The latest refusal to allow the Jia family to stay in New Zealand has been dubbed "inhuman" and has sparked fresh fears for their safety if they are forced to return to China.
Associate Immigration Minister Poto Williams has again rejected the family's pleas to stay in the country, despite three petitions signed by more than 3000 people in the Far North.
The well-known family from China, who help their son with his thriving strawberry and watermelon business in the Bay of Islands, are concerned for their wellbeing if they return to their homeland, where they say they suffered religious and economic persecution.
Kerikeri Baptist Church pastor Stuart Angus – who started the petitions – said the recent rejection letter was "a slap in the face."
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"Over 3000 signatures have been sent to the Government, with supporting letters from the mayor, local MP, the Strawberry Growers New Zealand, the school, the church and their landlord," he said.
"All of these letters attest to their character, their industry, work ethic, generosity and commitment to the community. The family is now really anxious for their future.
"If we sent them back to China now it would be an appalling lack of respect for human rights. It would break this family.
"With the present climate of religious intolerance and the health concerns in China with coronavirus, I believe it would be an inhuman act."
Peter and Lina and their 10-year-old daughter Cici, from Waimate North, have been battling for several years to stay in the country after numerous applications and appeals have been declined by Immigration New Zealand and the Immigration Protection Tribunal.
The couple's son Jerry Jia initially sponsored his family to New Zealand in 2016 on visitor visas.
Last August Northland MP Matt King appealed to Williams asking for work visas for Peter and Lina and a student visa for Cici.
Williams said she would not intervene and referred the family to the immigration compliance operations group who "strongly encouraged" them to leave the country by November 29.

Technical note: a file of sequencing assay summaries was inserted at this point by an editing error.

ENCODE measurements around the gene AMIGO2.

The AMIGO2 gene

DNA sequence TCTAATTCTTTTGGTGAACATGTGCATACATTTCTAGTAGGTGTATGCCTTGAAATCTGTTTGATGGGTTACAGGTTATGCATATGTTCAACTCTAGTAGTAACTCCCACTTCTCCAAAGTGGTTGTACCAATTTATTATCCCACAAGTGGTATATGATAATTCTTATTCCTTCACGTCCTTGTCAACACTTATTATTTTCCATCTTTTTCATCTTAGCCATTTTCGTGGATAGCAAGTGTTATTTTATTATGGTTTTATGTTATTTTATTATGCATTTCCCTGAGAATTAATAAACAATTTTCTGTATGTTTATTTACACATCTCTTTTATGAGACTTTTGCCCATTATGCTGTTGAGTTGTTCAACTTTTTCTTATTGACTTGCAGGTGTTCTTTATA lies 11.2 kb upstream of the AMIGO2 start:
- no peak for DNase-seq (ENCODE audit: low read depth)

A petition signed by more than 600 people in the community was then delivered by King to Williams' office again asking for intervention, which was also declined.
Further petitions with more than 2000 signatures and six support letters - including letters from Far North mayor John Carter and the chairman of Strawberry Growers New Zealand – were recently sent to Immigration Minister Iain Lees-Galloway.
But on January 28 Angus received a letter stating; "The minister, or a delegated decision-maker, has previously declined to intervene in this case and ... will not be reviewing the matter."
Angus said this was disheartening but "we still want to do everything we can to keep this family here".
"They're wonderful, they're an inspiration and we want to keep them.
"They have a clearly identifiable future here in New Zealand. Their son is a permanent resident, their daughter speaks better English than she does Chinese – this family are loved in the community.
"Before the last election Prime Minister Jacinda Ardern and Deputy Prime Minister Winston Peters were happy to have their photos taken with the family in their business environment – now they've refused the family the right to stay in this country."
Jerry said the family, with help from the church, would keep trying.
"It's very disappointing," he said.
"The number of signatures from people in the community is large; I'm quite sad about the decision."
King said Williams' refusal to intervene in favour of the Jia family was "disappointing".
"The community has been behind Peter and Lina the whole way – this is a perfect opportunity for the Minister to use her discretion."
The Jia family are "the sort of people we want in New Zealand", King said.
"Community-focused small business owners who contribute to our regional economies are valuable.
"This is not the sort of treatment these well-loved members of our community deserve."
Associate Immigration Minister Poto Williams has been approached for comment.